Caplacizumab Shows Potential for Treating Acquired TTPLast Updated: February 11, 2016. Caplacizumab, an anti-von Willebrand factor humanized single-variable-domain immunoglobulin (Nanobody), shows potential in the treatment of acquired thrombotic thrombocytopenic purpura, according to research published in the Feb. 11 issue of the New England Journal of Medicine.
THURSDAY, Feb. 11, 2016 (HealthDay News) -- Caplacizumab, an anti-von Willebrand factor humanized single-variable-domain immunoglobulin (Nanobody), shows potential in the treatment of acquired thrombotic thrombocytopenic purpura (TTP), according to research published in the Feb. 11 issue of the New England Journal of Medicine.
Flora Peyvandi, M.D., Ph.D., of the University of Milan in Italy, and colleagues randomly assigned patients with acquired TTP to receive subcutaneous caplacizumab (36 patients) or placebo (39 patients) during plasma exchange and for 30 days afterwards. The primary end point was time to a response, with response being defined as confirmed normalization of the platelet count. Secondary end points included exacerbations and relapses.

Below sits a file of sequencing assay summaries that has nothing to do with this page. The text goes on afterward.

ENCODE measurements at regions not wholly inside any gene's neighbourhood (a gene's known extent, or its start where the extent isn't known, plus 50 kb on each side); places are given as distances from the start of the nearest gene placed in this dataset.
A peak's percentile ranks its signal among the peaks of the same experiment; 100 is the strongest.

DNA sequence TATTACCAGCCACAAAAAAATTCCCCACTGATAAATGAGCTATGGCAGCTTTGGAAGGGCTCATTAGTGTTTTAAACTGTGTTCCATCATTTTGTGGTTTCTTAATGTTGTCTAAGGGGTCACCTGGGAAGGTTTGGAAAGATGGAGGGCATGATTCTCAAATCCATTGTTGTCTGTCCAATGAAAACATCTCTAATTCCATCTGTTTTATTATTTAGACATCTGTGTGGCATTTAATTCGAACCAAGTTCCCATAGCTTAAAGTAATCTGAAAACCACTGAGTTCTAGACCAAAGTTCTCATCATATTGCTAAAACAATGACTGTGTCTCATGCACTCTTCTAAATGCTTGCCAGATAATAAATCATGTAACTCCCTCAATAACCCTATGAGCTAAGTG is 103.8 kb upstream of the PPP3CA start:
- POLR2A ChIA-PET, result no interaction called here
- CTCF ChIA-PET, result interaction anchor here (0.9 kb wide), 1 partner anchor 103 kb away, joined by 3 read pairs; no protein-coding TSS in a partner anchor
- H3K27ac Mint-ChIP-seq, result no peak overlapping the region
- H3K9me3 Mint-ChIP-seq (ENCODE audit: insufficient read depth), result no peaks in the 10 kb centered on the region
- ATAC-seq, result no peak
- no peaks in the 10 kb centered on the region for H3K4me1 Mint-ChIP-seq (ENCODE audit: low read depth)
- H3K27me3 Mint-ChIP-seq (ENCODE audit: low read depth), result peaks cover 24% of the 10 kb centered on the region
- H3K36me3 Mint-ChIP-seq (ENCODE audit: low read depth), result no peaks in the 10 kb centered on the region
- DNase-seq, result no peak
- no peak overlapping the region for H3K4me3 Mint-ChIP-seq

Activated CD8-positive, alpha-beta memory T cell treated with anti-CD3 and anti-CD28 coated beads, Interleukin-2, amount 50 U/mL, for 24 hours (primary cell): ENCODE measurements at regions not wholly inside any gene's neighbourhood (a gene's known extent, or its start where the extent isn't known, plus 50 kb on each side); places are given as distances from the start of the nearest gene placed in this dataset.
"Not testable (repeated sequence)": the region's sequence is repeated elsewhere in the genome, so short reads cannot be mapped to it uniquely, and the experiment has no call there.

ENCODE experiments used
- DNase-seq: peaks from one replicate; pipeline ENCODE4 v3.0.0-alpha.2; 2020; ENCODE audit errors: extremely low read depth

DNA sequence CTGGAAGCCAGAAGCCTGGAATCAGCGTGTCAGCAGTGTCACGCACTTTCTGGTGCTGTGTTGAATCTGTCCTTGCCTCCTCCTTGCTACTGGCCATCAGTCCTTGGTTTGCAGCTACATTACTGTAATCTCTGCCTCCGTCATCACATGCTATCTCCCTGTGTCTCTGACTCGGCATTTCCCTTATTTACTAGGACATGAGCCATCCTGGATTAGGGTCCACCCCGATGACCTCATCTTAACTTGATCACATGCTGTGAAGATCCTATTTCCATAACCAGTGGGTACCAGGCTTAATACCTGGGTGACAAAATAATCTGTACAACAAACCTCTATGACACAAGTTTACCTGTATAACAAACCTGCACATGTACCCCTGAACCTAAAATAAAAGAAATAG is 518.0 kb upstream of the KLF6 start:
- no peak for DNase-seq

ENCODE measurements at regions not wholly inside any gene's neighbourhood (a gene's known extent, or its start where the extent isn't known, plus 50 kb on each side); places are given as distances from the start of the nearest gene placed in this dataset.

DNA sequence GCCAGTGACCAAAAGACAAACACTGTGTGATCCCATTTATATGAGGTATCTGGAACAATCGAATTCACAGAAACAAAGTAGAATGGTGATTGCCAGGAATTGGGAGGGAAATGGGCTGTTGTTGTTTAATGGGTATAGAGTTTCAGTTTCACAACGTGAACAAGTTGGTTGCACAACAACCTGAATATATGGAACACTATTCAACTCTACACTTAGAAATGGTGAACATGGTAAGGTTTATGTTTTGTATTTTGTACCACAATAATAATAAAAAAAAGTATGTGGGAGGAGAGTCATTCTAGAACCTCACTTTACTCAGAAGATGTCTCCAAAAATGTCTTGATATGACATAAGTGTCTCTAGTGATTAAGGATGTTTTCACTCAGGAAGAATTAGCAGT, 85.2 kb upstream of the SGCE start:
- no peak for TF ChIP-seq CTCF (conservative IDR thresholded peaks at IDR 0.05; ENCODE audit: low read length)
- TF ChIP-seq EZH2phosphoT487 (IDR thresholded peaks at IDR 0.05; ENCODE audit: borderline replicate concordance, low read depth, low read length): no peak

The researchers found that patients in the caplacizumab group had a significantly reduced time to a response compared with those in the placebo group (reduction in median time, 39 percent; P = 0.005). Fewer patients in the caplacizumab group had an exacerbation compared to the placebo group (three versus 11 patients). In the first month after stopping the study drug, eight patients in the caplacizumab group had a relapse; of these, seven had ADAMTS13 activity that remained below 10 percent, suggesting unresolved autoimmune activity. More patients in the caplacizumab group than in the placebo group experienced bleeding-related adverse events, most of which were mild to moderate in severity (54 versus 38 percent).
"Caplacizumab, through rapid blocking of von Willebrand factor-mediated platelet aggregation, prevents further platelet aggregation more rapidly than conventional treatment alone, which could potentially prevent short- and long-term end-organ injury due to ischemia," the authors write.
Ablynx, the biopharmaceutical company that developed Nanobody, funded the study.
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